He doesn’t remember feeling cold. The apartment was heated by a giant coal furnace, located in the basement, that kept the entire house warm, even when the snow piled high and deep outside. Occasionally a coal truck backed into that narrow drive just left of the house and sent a ton of coal cascading down a chute, through a basement window, into a dusty, basement coal bin. Someone from the Brennan family, the owners of the property, would go to the basement every day, pick up a large coal shovel and stoke the furnace to keep it burning all night and day.
The Brennan family lived on the first floor of the house. In addition to Mr. and Mrs. Brennan, their four children lived with them on the ground floor: Dot, the oldest; Miles, a bad-tempered teenager; Bud, a great ice skater, training for the Olympics (Bud was killed in World War II); and Patsy, a cute little girl near the age of the Kid.
The Kid made himself at home with the Brennan household, occasionally wandering into their home turf, unannounced and probably uninvited.
Mrs. Brennan’s brother hung out with the Brennans. The Kid remembers seeing him there during one of his forays into the Brennan home turf. The Kid’s Mom explained that the war veteran brother had learned to drink liquor while serving in the Army during World War I. Sadly, he became addicted to alcohol and spent much of his time sprawled out on the living room sofa, oblivious of what was going on around him.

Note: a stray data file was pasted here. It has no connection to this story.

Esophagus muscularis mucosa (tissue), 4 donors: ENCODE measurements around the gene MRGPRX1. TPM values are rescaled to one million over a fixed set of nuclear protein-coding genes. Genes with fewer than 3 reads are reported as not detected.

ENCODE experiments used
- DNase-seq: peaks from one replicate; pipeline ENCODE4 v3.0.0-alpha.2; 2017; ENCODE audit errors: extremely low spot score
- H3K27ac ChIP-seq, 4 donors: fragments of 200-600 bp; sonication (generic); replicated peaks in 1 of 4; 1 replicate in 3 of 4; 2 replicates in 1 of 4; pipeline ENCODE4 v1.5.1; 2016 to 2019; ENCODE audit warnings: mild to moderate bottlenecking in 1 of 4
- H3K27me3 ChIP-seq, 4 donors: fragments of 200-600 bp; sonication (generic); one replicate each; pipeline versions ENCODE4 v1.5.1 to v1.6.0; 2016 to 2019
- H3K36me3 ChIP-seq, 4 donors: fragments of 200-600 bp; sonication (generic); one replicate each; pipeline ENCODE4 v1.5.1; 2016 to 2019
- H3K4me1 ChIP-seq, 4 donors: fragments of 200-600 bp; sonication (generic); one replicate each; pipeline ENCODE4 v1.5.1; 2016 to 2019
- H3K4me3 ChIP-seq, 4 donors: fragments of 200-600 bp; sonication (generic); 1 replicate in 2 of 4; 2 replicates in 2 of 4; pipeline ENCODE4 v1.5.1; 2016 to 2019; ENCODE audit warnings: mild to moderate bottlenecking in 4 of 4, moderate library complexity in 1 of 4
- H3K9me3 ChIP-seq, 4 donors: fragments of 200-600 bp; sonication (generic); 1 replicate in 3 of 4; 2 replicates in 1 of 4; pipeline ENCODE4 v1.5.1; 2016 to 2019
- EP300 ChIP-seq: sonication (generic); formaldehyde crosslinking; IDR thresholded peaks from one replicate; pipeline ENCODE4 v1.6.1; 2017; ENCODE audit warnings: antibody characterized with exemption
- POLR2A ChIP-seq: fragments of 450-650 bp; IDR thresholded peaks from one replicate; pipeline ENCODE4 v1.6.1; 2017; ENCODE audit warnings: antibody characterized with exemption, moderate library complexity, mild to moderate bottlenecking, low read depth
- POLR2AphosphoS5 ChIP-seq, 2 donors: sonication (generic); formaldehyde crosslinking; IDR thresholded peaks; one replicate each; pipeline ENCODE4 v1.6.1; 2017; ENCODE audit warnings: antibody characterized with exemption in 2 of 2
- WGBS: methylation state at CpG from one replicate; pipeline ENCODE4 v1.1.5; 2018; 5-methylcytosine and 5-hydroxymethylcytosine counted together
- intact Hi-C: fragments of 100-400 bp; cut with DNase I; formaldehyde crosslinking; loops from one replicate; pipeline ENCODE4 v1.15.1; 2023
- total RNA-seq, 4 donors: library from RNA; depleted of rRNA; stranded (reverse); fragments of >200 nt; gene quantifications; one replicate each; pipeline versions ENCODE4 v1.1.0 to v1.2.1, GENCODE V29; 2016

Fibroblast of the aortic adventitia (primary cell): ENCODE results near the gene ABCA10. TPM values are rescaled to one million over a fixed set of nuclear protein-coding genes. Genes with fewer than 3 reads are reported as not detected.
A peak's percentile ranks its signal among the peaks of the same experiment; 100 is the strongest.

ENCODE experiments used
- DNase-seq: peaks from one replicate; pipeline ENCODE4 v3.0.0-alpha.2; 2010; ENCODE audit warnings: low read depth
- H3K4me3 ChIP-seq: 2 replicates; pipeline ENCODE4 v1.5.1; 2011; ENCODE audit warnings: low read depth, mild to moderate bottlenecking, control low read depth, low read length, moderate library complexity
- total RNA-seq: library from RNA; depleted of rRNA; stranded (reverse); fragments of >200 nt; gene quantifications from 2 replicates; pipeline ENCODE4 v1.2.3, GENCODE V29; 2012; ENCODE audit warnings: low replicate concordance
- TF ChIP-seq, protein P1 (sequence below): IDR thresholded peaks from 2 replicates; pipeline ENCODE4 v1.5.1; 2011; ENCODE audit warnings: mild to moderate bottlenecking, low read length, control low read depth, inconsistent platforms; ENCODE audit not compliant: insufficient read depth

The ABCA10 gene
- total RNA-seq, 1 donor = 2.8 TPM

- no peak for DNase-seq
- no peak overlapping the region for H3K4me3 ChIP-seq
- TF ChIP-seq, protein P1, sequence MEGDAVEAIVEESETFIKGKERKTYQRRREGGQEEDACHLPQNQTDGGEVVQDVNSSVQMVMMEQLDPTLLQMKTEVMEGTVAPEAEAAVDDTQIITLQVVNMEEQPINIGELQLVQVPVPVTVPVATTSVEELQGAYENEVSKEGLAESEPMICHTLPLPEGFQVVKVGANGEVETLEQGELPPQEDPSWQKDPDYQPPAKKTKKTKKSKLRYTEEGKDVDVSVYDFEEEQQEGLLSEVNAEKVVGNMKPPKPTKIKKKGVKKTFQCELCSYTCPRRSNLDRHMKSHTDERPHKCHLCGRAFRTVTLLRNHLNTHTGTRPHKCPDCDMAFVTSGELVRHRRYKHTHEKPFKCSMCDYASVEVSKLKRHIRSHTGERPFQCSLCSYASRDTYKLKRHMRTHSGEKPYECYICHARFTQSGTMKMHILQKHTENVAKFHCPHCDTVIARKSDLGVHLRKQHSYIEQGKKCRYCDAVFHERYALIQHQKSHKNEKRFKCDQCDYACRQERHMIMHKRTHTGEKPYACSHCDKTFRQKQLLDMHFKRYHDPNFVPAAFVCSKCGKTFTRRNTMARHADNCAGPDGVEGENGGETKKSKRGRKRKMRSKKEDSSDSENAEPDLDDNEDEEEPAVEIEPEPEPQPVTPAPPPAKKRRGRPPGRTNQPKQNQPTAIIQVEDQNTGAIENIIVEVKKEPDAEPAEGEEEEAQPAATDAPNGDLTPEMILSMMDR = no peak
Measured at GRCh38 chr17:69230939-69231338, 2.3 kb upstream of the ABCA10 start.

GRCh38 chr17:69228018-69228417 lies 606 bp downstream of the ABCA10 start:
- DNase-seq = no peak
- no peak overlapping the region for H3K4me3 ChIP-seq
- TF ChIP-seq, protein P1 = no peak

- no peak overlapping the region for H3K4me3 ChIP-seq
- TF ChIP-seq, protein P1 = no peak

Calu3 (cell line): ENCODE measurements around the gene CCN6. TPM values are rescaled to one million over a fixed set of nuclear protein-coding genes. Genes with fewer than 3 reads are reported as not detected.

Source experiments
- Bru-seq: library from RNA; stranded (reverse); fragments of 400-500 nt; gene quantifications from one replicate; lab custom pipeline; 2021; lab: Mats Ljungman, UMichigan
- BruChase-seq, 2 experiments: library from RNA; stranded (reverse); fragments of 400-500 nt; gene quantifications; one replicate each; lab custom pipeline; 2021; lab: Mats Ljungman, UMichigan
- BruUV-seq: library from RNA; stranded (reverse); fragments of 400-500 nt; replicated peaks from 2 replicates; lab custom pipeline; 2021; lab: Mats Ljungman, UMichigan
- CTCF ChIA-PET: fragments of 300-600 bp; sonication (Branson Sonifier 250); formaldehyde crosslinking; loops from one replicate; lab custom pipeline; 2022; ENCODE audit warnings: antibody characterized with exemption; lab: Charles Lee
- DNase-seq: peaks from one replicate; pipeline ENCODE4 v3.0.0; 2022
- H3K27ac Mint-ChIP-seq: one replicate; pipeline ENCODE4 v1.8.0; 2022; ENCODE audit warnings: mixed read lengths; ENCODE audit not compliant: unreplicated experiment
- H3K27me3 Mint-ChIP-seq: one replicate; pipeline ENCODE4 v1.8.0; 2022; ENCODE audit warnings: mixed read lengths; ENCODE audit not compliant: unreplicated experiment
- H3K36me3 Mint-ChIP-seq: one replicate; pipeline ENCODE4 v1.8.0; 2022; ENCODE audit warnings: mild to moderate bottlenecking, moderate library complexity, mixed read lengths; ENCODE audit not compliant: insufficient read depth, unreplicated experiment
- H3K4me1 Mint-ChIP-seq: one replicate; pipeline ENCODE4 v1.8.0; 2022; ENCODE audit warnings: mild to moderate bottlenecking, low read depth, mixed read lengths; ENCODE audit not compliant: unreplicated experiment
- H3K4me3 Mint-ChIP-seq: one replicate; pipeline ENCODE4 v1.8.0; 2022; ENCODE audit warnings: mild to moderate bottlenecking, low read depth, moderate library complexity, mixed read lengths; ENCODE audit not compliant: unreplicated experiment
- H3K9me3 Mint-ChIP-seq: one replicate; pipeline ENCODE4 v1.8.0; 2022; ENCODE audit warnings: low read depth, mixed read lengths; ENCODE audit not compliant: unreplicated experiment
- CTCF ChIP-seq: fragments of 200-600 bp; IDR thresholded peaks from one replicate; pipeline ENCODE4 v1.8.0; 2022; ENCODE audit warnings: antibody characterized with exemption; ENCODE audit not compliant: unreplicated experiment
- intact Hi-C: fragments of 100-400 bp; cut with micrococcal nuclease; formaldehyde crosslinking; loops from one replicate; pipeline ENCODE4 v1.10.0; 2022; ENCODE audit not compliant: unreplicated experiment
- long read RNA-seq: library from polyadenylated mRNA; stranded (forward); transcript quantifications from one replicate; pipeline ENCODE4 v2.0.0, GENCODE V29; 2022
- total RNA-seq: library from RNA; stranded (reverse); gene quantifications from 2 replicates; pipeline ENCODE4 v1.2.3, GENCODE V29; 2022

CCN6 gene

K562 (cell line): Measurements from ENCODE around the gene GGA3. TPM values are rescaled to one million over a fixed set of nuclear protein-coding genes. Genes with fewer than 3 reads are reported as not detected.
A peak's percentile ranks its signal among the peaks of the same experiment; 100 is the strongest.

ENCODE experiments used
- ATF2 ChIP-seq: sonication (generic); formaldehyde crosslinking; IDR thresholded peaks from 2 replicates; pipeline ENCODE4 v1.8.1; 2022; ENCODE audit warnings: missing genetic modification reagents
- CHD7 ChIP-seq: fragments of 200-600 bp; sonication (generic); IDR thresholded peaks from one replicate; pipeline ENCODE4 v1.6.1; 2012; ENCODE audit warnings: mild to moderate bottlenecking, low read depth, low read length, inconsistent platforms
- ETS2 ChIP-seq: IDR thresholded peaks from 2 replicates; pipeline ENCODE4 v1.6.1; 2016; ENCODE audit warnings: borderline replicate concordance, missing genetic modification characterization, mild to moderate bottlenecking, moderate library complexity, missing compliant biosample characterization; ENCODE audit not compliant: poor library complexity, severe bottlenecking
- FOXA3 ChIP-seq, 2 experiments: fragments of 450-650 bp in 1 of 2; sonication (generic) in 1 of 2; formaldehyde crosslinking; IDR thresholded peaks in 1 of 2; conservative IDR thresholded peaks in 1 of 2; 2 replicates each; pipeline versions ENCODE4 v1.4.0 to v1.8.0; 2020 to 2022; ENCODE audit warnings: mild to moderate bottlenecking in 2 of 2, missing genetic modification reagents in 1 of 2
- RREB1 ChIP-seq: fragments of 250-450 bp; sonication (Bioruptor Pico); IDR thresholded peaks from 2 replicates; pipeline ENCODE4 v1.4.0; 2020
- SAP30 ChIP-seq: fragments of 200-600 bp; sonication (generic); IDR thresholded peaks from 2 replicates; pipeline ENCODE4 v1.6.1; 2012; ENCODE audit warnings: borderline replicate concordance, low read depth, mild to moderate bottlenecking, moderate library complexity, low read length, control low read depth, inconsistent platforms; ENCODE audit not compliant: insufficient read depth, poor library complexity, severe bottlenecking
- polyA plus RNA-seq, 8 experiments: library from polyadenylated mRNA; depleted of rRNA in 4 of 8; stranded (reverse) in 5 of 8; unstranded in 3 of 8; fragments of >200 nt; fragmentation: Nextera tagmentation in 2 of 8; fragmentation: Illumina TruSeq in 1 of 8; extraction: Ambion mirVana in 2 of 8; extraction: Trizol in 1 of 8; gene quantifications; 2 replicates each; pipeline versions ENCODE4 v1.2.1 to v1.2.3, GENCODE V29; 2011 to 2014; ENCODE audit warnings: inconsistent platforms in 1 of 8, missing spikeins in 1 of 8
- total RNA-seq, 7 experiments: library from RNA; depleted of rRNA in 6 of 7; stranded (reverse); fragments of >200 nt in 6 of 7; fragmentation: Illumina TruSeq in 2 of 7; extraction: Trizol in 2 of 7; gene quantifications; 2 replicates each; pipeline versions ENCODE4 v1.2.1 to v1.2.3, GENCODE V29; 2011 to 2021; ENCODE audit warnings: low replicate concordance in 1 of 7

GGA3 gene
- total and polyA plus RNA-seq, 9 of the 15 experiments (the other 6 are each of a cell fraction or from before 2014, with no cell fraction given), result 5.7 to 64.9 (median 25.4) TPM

He also remembers encountering the teenage Dot in the midst of her beauty ritual, with hair piled high in a tower of soap suds, in the midst of washing her hair. Running short of soap, she asked the curious Kid to go to the corner Ma and Pa grocery to buy a specialty soap brand, probably Camay, “the soap of beautiful women.” When he assured her he could remember the magical brand name, she gave him some change and sent him on his way. Of course, he forgot the name by the time he reached the store, handed over the change and asked for a “bar of soap.” A mortified Dot reacted in dismay but had to make do with a bar of Ivory, described in its promo as the “soap that floats.”